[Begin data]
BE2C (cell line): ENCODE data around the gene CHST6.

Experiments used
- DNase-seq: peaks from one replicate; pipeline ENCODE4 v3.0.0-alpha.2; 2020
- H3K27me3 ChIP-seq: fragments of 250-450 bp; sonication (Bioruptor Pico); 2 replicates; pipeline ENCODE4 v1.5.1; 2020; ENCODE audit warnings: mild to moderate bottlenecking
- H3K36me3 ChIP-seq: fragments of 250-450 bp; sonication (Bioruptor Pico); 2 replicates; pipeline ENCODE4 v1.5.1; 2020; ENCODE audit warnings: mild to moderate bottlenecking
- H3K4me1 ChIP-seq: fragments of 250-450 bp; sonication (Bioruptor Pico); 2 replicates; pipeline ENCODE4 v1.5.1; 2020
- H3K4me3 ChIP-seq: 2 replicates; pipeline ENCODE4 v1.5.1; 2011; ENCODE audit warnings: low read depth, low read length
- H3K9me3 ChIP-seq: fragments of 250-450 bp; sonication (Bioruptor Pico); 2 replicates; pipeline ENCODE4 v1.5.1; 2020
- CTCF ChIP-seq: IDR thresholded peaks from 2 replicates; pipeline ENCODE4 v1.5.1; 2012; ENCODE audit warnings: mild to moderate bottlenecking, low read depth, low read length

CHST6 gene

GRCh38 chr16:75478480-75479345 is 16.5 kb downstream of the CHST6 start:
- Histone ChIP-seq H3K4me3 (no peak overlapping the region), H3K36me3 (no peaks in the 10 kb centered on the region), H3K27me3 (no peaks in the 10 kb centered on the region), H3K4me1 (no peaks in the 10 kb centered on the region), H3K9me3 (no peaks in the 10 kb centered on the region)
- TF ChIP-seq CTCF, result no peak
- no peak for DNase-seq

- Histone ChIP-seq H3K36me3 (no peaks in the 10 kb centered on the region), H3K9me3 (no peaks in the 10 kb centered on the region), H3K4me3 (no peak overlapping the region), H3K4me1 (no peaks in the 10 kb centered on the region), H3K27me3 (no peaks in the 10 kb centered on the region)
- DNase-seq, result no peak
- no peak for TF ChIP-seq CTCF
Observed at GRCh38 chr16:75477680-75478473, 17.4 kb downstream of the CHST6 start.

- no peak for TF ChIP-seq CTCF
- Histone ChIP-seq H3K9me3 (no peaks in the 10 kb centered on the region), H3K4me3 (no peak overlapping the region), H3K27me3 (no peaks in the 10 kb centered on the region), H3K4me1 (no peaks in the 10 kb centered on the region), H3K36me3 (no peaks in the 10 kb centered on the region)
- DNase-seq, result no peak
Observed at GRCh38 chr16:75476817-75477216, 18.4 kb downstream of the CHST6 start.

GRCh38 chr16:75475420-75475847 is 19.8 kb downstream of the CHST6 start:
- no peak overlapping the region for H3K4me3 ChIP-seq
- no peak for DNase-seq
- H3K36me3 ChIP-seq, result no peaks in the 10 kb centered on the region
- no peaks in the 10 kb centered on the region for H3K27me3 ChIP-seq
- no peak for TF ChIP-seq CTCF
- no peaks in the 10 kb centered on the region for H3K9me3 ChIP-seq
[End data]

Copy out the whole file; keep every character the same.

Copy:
BE2C (cell line): ENCODE data around the gene CHST6.

Experiments used
- DNase-seq: peaks from one replicate; pipeline ENCODE4 v3.0.0-alpha.2; 2020
- H3K27me3 ChIP-seq: fragments of 250-450 bp; sonication (Bioruptor Pico); 2 replicates; pipeline ENCODE4 v1.5.1; 2020; ENCODE audit warnings: mild to moderate bottlenecking
- H3K36me3 ChIP-seq: fragments of 250-450 bp; sonication (Bioruptor Pico); 2 replicates; pipeline ENCODE4 v1.5.1; 2020; ENCODE audit warnings: mild to moderate bottlenecking
- H3K4me1 ChIP-seq: fragments of 250-450 bp; sonication (Bioruptor Pico); 2 replicates; pipeline ENCODE4 v1.5.1; 2020
- H3K4me3 ChIP-seq: 2 replicates; pipeline ENCODE4 v1.5.1; 2011; ENCODE audit warnings: low read depth, low read length
- H3K9me3 ChIP-seq: fragments of 250-450 bp; sonication (Bioruptor Pico); 2 replicates; pipeline ENCODE4 v1.5.1; 2020
- CTCF ChIP-seq: IDR thresholded peaks from 2 replicates; pipeline ENCODE4 v1.5.1; 2012; ENCODE audit warnings: mild to moderate bottlenecking, low read depth, low read length

CHST6 gene

GRCh38 chr16:75478480-75479345 is 16.5 kb downstream of the CHST6 start:
- Histone ChIP-seq H3K4me3 (no peak overlapping the region), H3K36me3 (no peaks in the 10 kb centered on the region), H3K27me3 (no peaks in the 10 kb centered on the region), H3K4me1 (no peaks in the 10 kb centered on the region), H3K9me3 (no peaks in the 10 kb centered on the region)
- TF ChIP-seq CTCF, result no peak
- no peak for DNase-seq

- Histone ChIP-seq H3K36me3 (no peaks in the 10 kb centered on the region), H3K9me3 (no peaks in the 10 kb centered on the region), H3K4me3 (no peak overlapping the region), H3K4me1 (no peaks in the 10 kb centered on the region), H3K27me3 (no peaks in the 10 kb centered on the region)
- DNase-seq, result no peak
- no peak for TF ChIP-seq CTCF
Observed at GRCh38 chr16:75477680-75478473, 17.4 kb downstream of the CHST6 start.

- no peak for TF ChIP-seq CTCF
- Histone ChIP-seq H3K9me3 (no peaks in the 10 kb centered on the region), H3K4me3 (no peak overlapping the region), H3K27me3 (no peaks in the 10 kb centered on the region), H3K4me1 (no peaks in the 10 kb centered on the region), H3K36me3 (no peaks in the 10 kb centered on the region)
- DNase-seq, result no peak
Observed at GRCh38 chr16:75476817-75477216, 18.4 kb downstream of the CHST6 start.

GRCh38 chr16:75475420-75475847 is 19.8 kb downstream of the CHST6 start:
- no peak overlapping the region for H3K4me3 ChIP-seq
- no peak for DNase-seq
- H3K36me3 ChIP-seq, result no peaks in the 10 kb centered on the region
- no peaks in the 10 kb centered on the region for H3K27me3 ChIP-seq
- no peak for TF ChIP-seq CTCF
- no peaks in the 10 kb centered on the region for H3K9me3 ChIP-seq